On Monday we received a huge delivery of house clearance books, most of which had a religious theme. The books were mostly conventional titles about Biblical history and the Gospels, but there were a few that were more off the wall. I noticed a recurring theme of lost civilsations and in addition to the usual titles about Atlantis, there was one book that tried to prove that humans and dinosaurs co-existed. Who owned this strange collection?
The answer lay in a box at the bottom, which contained the personal diaries of a local government officer called Derek.
Why were Derek's journals sent to us? A few of his diaries from the 1950s could have been mistaken for books, but not the thick, foolscap binders from the 1980s, with their typewritten pages.
These diaries were of no use to us and were almost binned, but I couldn't bring myself to throw someone's life into a skip. I rescued the box and later, started to browse its contents.
This is Derek in 1956:
If he looks like this in the mid-1950s, then we can assume that Derek was born at some point between 1925 and 1935.
When Derek's diaries begin, he is in love with Brenda:
Derek marries Brenda and they have a son. They also become Mormons, and the recurring theme in the diaries is Derek's personal battle against sin and temptation. This extract is from 1987:
"I was much troubled by evil dreams last night. I tossed and turned upon my bed in a way I have not done for many years. I dreamt that I was at the office and kept calling the female staff by titles and names that were blatantly sexist and in transgression of the County Council's instructions in this matter."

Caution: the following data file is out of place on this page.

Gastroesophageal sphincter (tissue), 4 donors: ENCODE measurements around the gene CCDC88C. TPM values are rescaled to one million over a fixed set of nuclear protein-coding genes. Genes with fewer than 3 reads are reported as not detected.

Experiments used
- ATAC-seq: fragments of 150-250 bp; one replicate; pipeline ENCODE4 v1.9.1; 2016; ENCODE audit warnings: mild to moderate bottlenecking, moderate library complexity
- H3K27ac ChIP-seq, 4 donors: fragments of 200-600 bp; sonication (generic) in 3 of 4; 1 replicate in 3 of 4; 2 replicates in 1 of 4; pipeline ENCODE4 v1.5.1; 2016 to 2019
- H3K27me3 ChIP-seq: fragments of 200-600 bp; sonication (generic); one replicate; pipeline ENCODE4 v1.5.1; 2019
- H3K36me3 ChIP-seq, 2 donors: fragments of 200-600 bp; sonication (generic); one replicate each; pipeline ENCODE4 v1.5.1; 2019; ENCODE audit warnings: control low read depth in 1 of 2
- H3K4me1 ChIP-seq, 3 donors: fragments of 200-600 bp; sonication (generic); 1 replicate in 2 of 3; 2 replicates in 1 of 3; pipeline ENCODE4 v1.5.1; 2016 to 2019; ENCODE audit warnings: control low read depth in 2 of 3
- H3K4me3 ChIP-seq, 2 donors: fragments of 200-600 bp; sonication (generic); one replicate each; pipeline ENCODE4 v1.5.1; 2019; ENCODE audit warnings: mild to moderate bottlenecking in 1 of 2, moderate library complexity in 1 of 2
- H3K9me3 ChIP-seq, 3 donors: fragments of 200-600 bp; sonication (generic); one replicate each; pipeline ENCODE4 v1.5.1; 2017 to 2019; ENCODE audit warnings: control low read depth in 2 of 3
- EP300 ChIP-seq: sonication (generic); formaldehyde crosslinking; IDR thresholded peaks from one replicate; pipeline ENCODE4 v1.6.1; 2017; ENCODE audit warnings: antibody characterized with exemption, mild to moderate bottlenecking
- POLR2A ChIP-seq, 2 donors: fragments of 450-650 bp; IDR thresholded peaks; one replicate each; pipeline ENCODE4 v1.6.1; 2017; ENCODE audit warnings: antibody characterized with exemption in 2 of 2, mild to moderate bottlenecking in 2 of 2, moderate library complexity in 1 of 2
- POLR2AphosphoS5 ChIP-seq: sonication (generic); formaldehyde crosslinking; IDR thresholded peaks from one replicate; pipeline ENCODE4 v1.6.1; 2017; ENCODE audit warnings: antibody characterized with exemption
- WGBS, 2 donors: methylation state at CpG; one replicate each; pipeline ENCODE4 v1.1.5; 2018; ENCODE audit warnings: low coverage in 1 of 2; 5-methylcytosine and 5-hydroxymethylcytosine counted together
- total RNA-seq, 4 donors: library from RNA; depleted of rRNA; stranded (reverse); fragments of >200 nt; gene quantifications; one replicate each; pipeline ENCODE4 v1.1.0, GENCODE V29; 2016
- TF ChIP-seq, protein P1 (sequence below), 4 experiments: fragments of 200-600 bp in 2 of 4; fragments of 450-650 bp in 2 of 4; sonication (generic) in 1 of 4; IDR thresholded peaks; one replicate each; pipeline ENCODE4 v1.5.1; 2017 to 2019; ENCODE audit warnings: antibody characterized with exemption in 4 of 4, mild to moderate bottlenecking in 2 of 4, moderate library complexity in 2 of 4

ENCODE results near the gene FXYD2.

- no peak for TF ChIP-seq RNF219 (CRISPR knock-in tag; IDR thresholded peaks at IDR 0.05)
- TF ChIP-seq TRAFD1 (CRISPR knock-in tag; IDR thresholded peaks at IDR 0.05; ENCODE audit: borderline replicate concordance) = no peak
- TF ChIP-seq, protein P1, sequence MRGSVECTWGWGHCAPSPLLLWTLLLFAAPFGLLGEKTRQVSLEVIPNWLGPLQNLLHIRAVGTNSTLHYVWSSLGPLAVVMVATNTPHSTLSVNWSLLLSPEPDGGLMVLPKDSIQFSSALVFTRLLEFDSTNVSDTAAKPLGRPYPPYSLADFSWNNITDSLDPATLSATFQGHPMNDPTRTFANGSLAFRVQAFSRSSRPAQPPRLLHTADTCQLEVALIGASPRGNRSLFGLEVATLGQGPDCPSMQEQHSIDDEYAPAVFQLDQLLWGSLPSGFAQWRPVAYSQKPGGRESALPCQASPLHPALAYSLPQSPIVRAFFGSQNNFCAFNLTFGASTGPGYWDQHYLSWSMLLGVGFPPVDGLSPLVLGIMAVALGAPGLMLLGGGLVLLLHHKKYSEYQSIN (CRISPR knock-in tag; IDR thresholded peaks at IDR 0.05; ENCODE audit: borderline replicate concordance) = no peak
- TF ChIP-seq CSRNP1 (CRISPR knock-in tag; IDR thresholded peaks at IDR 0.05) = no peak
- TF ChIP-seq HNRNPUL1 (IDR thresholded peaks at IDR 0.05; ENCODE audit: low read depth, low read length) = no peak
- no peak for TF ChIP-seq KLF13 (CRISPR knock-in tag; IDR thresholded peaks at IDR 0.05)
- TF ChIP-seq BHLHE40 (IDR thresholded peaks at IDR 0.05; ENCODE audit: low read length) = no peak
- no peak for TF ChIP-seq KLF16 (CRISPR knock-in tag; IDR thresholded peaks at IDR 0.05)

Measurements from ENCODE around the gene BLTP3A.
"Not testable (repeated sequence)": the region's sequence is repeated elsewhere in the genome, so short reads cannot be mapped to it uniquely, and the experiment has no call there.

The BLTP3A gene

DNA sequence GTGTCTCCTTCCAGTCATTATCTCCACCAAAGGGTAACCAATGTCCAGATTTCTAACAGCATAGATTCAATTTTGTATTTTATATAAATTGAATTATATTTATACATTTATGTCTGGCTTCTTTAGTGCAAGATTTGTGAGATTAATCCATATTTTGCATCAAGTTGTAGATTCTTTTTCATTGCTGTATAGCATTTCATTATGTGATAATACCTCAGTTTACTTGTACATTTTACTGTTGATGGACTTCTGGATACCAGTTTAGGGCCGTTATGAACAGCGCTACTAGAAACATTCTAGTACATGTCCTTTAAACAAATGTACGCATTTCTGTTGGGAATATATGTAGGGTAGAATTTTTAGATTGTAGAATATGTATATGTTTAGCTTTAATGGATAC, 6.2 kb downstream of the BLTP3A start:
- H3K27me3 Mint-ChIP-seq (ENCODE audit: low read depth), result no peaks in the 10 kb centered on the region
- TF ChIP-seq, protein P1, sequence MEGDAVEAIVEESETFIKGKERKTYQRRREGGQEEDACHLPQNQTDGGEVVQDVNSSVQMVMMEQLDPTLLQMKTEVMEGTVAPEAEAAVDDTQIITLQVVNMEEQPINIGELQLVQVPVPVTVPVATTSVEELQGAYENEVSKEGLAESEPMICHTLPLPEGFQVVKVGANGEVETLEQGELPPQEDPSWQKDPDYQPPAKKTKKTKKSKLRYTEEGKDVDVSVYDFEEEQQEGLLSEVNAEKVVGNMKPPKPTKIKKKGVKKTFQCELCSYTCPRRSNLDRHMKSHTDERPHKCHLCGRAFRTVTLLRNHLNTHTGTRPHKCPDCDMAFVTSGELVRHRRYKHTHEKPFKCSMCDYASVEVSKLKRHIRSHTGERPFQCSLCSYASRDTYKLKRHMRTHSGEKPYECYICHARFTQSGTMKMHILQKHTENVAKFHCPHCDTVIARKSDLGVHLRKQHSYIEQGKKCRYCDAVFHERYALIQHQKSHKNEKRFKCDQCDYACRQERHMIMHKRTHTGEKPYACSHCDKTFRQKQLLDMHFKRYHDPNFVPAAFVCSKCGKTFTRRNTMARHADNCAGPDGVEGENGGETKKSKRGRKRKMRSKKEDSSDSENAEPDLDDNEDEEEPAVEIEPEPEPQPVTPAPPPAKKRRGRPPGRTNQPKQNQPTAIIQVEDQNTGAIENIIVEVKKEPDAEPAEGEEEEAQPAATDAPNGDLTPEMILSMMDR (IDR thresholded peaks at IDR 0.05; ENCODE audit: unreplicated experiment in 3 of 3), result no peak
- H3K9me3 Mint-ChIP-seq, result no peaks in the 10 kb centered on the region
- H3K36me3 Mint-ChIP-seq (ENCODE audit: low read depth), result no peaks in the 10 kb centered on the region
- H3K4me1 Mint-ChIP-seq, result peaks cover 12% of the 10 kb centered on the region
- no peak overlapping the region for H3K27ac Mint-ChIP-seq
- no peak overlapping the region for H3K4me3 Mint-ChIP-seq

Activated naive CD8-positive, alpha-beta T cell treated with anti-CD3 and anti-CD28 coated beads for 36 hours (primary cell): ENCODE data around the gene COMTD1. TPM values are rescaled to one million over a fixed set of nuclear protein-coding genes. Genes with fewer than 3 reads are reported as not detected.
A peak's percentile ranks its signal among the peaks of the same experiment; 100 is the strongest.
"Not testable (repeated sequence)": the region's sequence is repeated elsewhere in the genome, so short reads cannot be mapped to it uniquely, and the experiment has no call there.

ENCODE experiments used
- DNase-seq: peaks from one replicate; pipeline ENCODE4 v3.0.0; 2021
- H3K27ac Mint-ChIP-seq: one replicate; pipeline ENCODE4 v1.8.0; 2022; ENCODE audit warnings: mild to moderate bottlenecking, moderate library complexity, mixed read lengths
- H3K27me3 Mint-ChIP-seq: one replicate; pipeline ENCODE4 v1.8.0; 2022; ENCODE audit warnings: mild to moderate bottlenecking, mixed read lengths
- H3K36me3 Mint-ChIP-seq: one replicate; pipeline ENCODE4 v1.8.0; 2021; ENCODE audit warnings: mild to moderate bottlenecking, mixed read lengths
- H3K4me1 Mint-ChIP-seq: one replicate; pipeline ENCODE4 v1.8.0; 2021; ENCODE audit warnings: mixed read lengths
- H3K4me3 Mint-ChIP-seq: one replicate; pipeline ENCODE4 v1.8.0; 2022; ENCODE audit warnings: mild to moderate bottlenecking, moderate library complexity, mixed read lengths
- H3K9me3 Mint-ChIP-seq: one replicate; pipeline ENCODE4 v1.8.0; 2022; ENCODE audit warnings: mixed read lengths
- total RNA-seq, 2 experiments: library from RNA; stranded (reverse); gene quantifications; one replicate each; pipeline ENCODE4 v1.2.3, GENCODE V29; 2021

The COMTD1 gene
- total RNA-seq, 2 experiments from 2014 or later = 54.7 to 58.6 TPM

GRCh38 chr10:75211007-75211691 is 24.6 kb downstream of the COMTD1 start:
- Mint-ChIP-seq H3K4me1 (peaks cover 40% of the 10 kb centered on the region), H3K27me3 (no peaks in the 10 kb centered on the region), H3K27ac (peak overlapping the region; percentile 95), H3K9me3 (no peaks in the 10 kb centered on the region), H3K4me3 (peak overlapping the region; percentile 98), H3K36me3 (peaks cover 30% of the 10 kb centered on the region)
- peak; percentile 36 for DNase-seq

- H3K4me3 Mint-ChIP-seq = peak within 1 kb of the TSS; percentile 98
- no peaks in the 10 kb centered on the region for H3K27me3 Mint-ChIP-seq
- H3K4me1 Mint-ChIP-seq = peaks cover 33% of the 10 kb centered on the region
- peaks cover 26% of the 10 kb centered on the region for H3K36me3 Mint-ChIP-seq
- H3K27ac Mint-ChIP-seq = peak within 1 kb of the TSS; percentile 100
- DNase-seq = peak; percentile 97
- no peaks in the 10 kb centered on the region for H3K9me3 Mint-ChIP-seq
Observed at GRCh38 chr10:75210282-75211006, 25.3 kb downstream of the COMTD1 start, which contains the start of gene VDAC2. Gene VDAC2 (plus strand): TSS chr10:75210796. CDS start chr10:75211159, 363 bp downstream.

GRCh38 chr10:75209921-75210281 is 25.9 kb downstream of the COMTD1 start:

The Pooterish tone of the writing results in many examples of unintentional hilarity:
"On the way to Bristol this morning, Elaine Hamilton and I got to discussing her daughter's hay fever and I suggested that susceptibility to such things could be dependent upon the density of the hairs in one's nose. It was a novel suggestion that gave her some thought!"
"Eric the Barber, with his lady assistant, was sitting in his shop idle when I passed by with the hamster. He called out to me, so I went in and showed the scrap to them. Eric thought that hamsters would live amicably together in the same cage. I soon disillutioned him of that myth. I also told him that they were a great thing to have in the house if one were plagued by mice, since mice are scared beyond measure by hamsters."
Hamsters obviously play an important role in Derek's household:
"When we got back home, we said hello to Brenda, Richard and the hamster."